How to Make CRM Work For You (Instead of the Other Way Around)

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Oliver Lopez
Oliver Lopez



Are you using a CRM software today? If your employer is a smaller company you might be using one of the more niche products or a homegrown system. I'll also go out on a limb here and suggest that you are using or have been using Excel as your main CRM.

Regardless of your industry, the need for a system to manage all conversations, meetings, and calls with clients is a must. While many sales organizations lack sales processes and a well-documented way of conducting sales and managing customer interactions, even more organizations have failed to make the CRM work for their organizations instead of the other way around.

The Relationship Between Sales Process and CRM

A relevant question at this point is "Why do we need to have a CRM at all?" The follow-up question would be, "What should we use it for?"

Let me give you an example you might be able to relate to. Let's say that I decide to get married. First I make the arrangements for the venue, then I decide on music, invite guests, and plan dinner. When all this is done, I realize that I haven't met my soon-to-be-wife, so I start looking for a bride.

This sounds like a poorly thought through wedding, right? Well, this is the way many sales organizations buy CRMs today. If you think of the bride as the sales process, you know where I'm going with this. Without a bride, the wedding cannot be planned in the most efficient way. I mean, who will you invite from the bride's family if you don't even know who she is?

Similarly, which CRM should you buy if you don't have a well-documented, well-defined and agreed upon sales process in place? If no sales process exists, you won't know which CRM to choose since you don't know what you'd like to measure.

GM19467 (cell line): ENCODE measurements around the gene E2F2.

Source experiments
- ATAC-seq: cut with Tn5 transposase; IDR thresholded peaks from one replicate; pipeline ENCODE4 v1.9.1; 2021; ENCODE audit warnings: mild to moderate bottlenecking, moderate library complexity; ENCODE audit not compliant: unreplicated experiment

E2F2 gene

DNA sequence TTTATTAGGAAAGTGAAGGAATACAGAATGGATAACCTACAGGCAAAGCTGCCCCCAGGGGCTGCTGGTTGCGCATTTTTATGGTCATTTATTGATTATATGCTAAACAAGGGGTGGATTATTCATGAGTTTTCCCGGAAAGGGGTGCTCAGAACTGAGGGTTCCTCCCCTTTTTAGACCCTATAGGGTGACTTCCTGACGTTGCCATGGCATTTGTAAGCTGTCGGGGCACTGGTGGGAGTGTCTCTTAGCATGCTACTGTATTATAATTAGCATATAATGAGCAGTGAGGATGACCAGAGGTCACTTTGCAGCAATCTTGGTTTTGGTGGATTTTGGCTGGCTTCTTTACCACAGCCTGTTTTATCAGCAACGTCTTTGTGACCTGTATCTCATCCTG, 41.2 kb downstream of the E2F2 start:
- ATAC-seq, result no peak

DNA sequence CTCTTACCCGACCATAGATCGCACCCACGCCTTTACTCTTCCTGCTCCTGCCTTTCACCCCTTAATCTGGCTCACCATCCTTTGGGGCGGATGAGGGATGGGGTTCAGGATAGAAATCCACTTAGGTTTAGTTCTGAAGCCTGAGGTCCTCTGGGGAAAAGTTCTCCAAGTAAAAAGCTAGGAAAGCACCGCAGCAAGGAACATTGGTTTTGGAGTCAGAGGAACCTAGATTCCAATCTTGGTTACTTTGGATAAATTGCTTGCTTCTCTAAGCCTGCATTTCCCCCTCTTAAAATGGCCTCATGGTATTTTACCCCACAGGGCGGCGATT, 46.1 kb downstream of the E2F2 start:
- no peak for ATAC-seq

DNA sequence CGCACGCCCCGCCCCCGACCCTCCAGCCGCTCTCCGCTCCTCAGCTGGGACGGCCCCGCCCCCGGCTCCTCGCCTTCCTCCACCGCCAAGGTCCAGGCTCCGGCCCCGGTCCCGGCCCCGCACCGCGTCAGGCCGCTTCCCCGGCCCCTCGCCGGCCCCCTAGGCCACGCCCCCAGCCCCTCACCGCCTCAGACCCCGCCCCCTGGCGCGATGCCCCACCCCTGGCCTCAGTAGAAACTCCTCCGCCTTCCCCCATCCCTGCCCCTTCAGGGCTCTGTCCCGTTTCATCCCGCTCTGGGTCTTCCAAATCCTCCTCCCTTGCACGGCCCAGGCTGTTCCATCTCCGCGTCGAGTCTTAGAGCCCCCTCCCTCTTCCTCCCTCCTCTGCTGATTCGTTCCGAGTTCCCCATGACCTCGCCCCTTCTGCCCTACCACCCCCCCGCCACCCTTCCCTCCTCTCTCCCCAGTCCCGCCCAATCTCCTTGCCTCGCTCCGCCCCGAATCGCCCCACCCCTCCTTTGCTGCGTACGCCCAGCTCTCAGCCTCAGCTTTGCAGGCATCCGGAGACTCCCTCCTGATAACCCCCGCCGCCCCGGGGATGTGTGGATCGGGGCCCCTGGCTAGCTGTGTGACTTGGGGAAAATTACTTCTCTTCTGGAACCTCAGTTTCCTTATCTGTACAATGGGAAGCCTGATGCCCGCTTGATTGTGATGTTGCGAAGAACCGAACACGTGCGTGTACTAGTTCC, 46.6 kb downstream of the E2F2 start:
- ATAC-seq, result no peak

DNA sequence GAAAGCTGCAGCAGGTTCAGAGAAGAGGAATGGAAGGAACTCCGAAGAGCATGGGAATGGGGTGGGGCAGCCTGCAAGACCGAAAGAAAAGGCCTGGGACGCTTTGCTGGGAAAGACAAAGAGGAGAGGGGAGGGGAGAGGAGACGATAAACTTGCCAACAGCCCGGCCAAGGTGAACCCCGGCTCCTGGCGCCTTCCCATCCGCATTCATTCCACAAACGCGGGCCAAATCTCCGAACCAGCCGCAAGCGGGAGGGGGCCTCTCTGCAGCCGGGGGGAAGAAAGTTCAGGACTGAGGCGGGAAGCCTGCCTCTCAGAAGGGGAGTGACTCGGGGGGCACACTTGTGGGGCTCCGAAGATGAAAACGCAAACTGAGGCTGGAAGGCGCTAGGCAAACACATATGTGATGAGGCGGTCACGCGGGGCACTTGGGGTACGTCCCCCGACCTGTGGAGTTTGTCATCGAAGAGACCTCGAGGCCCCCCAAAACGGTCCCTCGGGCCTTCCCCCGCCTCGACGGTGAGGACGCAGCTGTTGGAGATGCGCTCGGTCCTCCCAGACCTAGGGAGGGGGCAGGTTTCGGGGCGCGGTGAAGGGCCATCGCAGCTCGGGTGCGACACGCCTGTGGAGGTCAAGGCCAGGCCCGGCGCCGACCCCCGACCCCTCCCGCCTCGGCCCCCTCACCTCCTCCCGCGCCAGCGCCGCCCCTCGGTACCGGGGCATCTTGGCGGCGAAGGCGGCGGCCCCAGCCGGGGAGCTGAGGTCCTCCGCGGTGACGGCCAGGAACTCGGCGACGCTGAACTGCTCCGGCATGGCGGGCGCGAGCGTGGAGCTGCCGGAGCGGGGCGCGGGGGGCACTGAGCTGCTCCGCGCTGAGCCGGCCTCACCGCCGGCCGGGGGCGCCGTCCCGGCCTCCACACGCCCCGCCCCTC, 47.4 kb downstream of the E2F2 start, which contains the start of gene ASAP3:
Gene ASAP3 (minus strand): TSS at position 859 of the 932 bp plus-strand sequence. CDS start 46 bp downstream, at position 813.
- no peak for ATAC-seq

Find Your Key Performance Indicators

With this said, let's suppose the sales process is clearly defined and ready. 

Things you would like to measure and keep track of might be but are not limited to:

  • Phone calls
  • Meetings
  • Proposals
  • Pricing
  • Product information
  • Etc.

These are all standard KPIs. However, the sales world of today is not the same as the one of yesteryear. When I help my clients choose a CRM I start with the sales process and move on to the KPIs we are going to track. Today, many leads come from online activities, and these also need to be integrated into the CRM in some way. Either you can connect a marketing automation system to your existing CRM system or you can choose a product which integrates the two from the start.

Some of the KPIs our clients use for their outbound sales teams are referral email response percentage, calls per day, meetings per day, and connect rate. Remember that outbound is not only phone calls -- it can be social media interactions, emails, and so on.

We also track opportunities created per booked meeting, and how many are deemed to be "sales ready leads." The leads who are not ready to buy right now are put into the "nurturing bucket" in the marketing automation system.

One of several important things to highlight here is the timeframe for our activities. Let's say that we receive a sales qualified lead (SQL) from Marketing. What's the timeframe in which Sales must contact the lead? How many SQLs does every rep need to make quota? What makes a lead "sales ready," by the way? There is a lot of work to be done before choosing a CRM indeed.

Give Reps Clear and Compelling Guidelines

I've been in sales for almost 17 years and I've tried out many different CRMs. The challenge in most cases is that sales reps don't want to enter irrelevant information in the system -- they want to use the data to help them sell.

Often, there are no guidelines as to how reps should use the CRM at all. The most common guidance sales reps get from their managers regarding the CRM is to register how many calls and they've made, how many meetings they've had, the number of proposals they've sent, and -- oh yeah -- set the probability to 50% after emailing the proposal. There are so many wrongs and very few rights in the scenario above, but I'll focus on them in another post.